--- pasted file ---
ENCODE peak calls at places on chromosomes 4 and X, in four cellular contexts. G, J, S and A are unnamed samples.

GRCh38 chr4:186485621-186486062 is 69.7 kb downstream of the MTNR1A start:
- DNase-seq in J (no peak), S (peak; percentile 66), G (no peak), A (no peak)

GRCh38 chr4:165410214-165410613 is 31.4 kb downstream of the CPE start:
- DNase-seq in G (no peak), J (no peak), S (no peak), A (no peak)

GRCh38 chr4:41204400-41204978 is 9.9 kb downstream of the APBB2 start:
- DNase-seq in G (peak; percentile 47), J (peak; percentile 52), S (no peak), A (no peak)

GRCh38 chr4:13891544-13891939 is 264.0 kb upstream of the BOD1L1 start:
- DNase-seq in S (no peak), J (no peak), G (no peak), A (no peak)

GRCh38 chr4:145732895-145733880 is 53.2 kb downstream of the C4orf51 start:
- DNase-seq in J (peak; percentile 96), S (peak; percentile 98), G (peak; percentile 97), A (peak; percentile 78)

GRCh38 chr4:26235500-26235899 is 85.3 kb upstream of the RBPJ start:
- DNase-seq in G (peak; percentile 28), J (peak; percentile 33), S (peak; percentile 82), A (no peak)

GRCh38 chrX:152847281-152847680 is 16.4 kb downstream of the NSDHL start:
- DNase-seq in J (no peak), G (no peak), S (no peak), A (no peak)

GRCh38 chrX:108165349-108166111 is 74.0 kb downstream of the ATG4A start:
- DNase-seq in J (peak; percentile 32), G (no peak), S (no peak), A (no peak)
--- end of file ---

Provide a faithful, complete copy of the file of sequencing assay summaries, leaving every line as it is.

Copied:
ENCODE peak calls at places on chromosomes 4 and X, in four cellular contexts. G, J, S and A are unnamed samples.

GRCh38 chr4:186485621-186486062 is 69.7 kb downstream of the MTNR1A start:
- DNase-seq in J (no peak), S (peak; percentile 66), G (no peak), A (no peak)

GRCh38 chr4:165410214-165410613 is 31.4 kb downstream of the CPE start:
- DNase-seq in G (no peak), J (no peak), S (no peak), A (no peak)

GRCh38 chr4:41204400-41204978 is 9.9 kb downstream of the APBB2 start:
- DNase-seq in G (peak; percentile 47), J (peak; percentile 52), S (no peak), A (no peak)

GRCh38 chr4:13891544-13891939 is 264.0 kb upstream of the BOD1L1 start:
- DNase-seq in S (no peak), J (no peak), G (no peak), A (no peak)

GRCh38 chr4:145732895-145733880 is 53.2 kb downstream of the C4orf51 start:
- DNase-seq in J (peak; percentile 96), S (peak; percentile 98), G (peak; percentile 97), A (peak; percentile 78)

GRCh38 chr4:26235500-26235899 is 85.3 kb upstream of the RBPJ start:
- DNase-seq in G (peak; percentile 28), J (peak; percentile 33), S (peak; percentile 82), A (no peak)

GRCh38 chrX:152847281-152847680 is 16.4 kb downstream of the NSDHL start:
- DNase-seq in J (no peak), G (no peak), S (no peak), A (no peak)

GRCh38 chrX:108165349-108166111 is 74.0 kb downstream of the ATG4A start:
- DNase-seq in J (peak; percentile 32), G (no peak), S (no peak), A (no peak)